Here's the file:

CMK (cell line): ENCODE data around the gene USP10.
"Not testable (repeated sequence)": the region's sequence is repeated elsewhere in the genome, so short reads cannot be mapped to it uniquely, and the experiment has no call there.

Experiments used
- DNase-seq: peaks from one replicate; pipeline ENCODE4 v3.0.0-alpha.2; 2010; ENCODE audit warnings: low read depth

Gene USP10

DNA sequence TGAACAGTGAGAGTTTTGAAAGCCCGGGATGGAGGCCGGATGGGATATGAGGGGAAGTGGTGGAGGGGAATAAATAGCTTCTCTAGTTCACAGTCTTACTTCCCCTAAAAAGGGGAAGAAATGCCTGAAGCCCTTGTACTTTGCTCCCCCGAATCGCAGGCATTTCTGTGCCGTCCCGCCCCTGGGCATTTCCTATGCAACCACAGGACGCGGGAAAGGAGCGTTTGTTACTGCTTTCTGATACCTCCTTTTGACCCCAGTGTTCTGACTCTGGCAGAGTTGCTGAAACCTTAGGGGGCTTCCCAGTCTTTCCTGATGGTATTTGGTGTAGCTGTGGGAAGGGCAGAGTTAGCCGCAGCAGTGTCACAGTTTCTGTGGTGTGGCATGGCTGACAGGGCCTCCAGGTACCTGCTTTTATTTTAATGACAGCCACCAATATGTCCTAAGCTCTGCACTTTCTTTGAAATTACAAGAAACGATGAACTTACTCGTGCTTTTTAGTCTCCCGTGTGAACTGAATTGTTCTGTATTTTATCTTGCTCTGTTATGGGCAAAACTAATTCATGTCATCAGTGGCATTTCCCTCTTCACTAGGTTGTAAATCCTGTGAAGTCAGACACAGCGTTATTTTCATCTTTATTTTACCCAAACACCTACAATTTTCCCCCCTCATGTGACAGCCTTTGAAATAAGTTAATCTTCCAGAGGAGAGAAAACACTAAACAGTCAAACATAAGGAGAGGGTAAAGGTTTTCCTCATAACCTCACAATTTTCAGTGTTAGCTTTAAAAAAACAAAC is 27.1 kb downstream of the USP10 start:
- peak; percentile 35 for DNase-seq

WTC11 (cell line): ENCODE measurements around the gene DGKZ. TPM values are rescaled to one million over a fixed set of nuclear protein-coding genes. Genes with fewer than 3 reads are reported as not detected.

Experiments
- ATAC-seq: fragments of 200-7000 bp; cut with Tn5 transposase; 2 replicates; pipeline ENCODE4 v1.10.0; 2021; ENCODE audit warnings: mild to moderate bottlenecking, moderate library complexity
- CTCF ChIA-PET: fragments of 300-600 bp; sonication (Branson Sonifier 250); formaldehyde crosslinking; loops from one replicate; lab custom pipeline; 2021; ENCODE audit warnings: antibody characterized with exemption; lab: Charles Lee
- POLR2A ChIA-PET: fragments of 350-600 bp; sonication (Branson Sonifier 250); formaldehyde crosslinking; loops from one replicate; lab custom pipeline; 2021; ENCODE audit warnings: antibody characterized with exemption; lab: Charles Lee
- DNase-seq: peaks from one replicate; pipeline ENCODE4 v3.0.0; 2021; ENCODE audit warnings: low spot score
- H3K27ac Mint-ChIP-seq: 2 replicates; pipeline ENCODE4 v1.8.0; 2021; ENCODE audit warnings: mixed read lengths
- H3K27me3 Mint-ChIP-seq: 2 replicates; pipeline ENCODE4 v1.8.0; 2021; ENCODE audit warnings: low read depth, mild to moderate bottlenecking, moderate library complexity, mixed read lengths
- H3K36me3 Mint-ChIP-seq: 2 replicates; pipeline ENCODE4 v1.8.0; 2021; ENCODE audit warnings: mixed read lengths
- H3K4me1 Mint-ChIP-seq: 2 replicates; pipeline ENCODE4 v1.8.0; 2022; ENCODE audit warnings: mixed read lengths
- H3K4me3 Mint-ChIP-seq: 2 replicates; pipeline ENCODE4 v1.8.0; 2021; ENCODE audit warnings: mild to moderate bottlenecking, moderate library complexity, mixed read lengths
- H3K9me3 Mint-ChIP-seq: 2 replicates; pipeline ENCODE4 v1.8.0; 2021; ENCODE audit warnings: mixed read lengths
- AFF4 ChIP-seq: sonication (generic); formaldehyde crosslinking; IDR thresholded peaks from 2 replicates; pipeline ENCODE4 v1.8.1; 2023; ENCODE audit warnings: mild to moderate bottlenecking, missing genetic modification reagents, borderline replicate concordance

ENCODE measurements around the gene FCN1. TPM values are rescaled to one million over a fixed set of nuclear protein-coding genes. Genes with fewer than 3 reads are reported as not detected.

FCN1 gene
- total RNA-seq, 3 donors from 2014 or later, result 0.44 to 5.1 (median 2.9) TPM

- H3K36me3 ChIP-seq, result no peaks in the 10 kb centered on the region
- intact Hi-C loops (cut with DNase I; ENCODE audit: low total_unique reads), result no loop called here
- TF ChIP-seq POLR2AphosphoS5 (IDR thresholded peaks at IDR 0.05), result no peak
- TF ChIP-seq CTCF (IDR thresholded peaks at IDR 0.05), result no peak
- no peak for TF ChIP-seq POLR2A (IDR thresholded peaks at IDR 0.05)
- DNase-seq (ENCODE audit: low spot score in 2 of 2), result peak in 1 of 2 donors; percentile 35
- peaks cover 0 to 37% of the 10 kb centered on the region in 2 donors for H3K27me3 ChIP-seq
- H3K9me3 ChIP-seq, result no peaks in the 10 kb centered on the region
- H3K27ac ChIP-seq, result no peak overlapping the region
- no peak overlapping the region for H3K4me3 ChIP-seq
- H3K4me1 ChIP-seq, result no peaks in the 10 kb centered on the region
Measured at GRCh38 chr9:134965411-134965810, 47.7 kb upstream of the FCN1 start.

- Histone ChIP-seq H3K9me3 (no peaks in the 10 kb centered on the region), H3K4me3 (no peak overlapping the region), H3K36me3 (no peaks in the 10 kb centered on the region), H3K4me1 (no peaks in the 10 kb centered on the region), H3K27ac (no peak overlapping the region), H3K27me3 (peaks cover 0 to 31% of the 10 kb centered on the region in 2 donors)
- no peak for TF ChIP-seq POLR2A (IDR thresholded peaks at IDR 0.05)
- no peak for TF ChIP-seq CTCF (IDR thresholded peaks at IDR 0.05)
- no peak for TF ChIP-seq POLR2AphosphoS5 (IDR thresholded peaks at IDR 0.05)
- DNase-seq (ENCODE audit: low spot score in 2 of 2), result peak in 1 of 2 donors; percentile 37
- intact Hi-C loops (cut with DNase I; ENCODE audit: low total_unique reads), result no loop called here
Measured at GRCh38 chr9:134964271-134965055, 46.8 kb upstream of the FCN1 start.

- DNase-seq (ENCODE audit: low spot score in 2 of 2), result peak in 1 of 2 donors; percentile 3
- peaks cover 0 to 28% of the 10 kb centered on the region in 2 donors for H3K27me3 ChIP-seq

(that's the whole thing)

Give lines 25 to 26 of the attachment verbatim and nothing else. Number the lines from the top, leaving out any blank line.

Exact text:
- intact Hi-C loops (cut with DNase I; ENCODE audit: low total_unique reads), result no loop called here
- TF ChIP-seq POLR2AphosphoS5 (IDR thresholded peaks at IDR 0.05), result no peak